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2015 draft: London's Mitchell Marner is all grown up and putting on a show

He was puny when the OHL's Knights drafted him with the last pick of the first round in 2013, but now the gifted and creative producer is bigger and better in every way.
The Hockey News

The Hockey News

If you think drafting teenagers into the NHL is a difficult task, imagine what GMs in major junior have to deal with. Those teams have to scout players who are only 15 (and 14 in the case of the WHL) and could still have growth spurts that will change their bodies completely.

Which brings us to London Knights right winger Mitch Marner. When he was taken 19th overall in the 2013 OHL draft, Marner came in at just 5-foot-7.5 and 130 pounds. Sure, he had a great resume with Toronto’s Don Mills Flyers, but what if he didn’t get much bigger?

“There’s always debate when a player is undersized,” said Knights assistant GM and assistant coach Rob Simpson. “But we looked at both his mom and dad and they were both taller.”

So London pulled the trigger and lo and behold, Marner got bigger. He grew an inch and a half that summer, then two more inches since. Now Marner is 5-foot-11, 164 pounds and more importantly, the leading scorer in the OHL with 32 goals and 82 points in 40 games.

“With his point production and how he runs the power play with Max Domi – not many skill guys have what he does inside of him,” Simpson said. “Not only does he want the points, but he wants the win. He’s a big piece to our puzzle.”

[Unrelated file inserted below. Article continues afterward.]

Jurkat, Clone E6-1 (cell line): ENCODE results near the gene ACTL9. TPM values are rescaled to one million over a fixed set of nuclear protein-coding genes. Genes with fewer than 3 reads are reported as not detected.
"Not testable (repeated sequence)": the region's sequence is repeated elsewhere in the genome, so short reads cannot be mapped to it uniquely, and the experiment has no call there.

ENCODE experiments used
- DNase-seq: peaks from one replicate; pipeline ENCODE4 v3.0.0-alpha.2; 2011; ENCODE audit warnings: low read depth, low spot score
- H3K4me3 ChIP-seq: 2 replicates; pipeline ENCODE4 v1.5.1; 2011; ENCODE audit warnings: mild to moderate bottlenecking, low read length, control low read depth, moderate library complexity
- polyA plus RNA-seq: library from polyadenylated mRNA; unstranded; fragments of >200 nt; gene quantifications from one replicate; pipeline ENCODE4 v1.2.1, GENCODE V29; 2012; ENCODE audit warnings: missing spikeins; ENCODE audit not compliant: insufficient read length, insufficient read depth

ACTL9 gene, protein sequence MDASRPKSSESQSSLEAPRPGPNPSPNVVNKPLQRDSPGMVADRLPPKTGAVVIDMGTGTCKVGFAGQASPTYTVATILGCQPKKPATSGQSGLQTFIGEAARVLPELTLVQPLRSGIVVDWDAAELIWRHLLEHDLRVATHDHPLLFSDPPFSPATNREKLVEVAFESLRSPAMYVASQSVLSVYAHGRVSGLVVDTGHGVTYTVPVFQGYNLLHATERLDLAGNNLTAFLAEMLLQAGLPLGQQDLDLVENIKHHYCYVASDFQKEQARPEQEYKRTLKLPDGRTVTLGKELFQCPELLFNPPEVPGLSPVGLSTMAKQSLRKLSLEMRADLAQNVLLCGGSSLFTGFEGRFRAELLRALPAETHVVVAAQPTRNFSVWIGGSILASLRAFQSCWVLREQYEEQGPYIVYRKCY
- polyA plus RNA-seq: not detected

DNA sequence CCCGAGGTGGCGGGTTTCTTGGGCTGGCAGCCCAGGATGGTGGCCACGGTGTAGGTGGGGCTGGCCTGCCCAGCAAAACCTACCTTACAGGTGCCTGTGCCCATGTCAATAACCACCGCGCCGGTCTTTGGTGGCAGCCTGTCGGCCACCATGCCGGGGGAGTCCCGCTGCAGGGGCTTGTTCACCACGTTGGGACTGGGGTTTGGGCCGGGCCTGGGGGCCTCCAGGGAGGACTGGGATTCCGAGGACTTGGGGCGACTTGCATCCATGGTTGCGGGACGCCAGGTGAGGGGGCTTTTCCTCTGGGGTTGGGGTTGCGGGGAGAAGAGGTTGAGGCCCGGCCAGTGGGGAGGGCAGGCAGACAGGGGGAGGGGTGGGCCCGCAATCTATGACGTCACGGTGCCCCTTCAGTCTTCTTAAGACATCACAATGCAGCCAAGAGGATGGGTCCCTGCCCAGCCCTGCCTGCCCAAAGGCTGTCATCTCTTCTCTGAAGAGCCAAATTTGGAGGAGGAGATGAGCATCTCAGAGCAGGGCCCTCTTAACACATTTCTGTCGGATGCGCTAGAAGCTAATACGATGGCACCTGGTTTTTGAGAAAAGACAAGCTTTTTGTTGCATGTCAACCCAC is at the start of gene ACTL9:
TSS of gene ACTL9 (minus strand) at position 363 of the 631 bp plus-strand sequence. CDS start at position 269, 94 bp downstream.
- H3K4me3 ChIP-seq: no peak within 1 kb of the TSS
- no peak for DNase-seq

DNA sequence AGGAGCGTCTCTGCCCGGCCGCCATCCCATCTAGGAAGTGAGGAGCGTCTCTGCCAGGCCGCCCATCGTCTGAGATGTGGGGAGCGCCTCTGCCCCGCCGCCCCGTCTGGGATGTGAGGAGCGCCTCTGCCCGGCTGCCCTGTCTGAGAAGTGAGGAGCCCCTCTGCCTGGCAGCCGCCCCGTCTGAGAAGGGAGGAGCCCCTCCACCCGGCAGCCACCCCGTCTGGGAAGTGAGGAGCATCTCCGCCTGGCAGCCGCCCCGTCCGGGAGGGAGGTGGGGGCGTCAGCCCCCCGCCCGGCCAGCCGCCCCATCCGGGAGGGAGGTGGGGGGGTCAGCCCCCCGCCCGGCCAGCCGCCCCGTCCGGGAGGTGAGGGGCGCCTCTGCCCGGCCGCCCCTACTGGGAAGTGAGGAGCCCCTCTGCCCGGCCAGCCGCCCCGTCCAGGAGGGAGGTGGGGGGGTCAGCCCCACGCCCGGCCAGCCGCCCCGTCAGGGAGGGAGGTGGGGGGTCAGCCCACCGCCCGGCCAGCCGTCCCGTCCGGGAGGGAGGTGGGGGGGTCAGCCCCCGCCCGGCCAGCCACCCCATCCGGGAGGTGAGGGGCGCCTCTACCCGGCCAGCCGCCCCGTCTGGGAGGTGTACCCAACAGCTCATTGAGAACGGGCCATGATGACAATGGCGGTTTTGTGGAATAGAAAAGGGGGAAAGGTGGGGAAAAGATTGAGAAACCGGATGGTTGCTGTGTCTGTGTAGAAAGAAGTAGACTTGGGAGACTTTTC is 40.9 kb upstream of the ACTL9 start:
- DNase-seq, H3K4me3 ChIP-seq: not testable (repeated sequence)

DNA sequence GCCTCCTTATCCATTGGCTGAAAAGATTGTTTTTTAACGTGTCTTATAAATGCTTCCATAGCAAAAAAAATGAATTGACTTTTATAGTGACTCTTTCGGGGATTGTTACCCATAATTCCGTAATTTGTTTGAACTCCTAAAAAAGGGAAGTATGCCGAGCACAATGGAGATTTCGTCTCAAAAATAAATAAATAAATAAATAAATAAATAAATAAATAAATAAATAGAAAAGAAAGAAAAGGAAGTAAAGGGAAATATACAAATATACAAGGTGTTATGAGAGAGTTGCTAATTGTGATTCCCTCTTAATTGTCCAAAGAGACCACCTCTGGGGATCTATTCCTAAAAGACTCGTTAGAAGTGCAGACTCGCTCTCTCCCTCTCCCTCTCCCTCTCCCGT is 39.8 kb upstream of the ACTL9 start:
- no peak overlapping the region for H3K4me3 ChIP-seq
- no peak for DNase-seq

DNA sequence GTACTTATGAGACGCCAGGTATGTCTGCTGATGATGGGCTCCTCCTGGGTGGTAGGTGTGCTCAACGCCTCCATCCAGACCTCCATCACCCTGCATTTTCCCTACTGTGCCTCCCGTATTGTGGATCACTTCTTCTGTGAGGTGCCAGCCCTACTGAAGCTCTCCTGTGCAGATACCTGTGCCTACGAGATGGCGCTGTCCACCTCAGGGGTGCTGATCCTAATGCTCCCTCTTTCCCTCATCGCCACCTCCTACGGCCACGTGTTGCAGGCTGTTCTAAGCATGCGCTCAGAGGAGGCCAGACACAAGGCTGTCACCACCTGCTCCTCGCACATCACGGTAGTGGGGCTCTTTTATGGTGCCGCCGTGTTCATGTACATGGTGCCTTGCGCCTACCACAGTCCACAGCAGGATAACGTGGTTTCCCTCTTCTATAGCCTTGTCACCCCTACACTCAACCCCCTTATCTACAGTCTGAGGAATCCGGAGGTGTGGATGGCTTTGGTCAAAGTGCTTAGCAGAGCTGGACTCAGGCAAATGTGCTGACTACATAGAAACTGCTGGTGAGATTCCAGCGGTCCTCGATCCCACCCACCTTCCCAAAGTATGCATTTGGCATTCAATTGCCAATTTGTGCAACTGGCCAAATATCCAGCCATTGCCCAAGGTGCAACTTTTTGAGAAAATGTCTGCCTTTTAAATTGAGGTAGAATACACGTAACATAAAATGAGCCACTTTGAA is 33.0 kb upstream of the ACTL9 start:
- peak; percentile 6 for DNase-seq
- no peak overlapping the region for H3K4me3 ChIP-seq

Despite his growth spurt, Marner maintains that the key to his success in London has been sticking to his original plan, back when he was a smaller player.

“The first year going in, I had the same mindset as I did this year,” he said. “Keep my feet moving in the corners and try to be defensively responsible. My game is about staying low to the ice and I try to keep doing that now that I’m taller.”

But Marner’s most important traits involve high skill. He’s a tremendously creative player who prides himself on creating chances for the Knights, something he has done consistently this season, even as London has gone through upheaval. Domi, the Arizona first-rounder, missed games due to NHL camp and the world juniors, while Vancouver first-rounder Bo Horvat never returned – he made the Canucks in the fall. The team also recently traded away Montreal first-rounder Michael McCarron and veteran defenseman Dakota Mermis. Still, getting Domi back was huge in Marner’s eyes.

“He’s such a great player and a great leader,” he said. “We feed off him.”

Domi will almost certainly be gone to the pros next season, meaning Marner will be front and center in all facets for the Knights. Fortunately, the right winger has already played in a Memorial Cup thanks to London hosting last season. Though the Knights were unceremoniously dumped in three straight games, knowledge was gained through the adversity.

“Playing against the talent in that tournament was special,” Marner said. “I learned just how important it is to compete every shift.”

Marner is shooting up the draft rankings and with the height thing behind him, it’s hard to see anything that would prevent him from being a top-10 pick or perhaps even top-five. And it’s very tempting to compare him to a former London Knights star who also had a slight frame, but put up a ton of points: Chicago Blackhawks ace Patrick Kane. Marner looks up to Kane and hopes he can live up to any comparisons, lofty as they may be.

Kane racked up an insane 145 points in 58 games the year he went first overall to the Hawks, but something tells me the Knights are quite happy with the production they’re getting from Marner, even if he ends up with a couple less than that.



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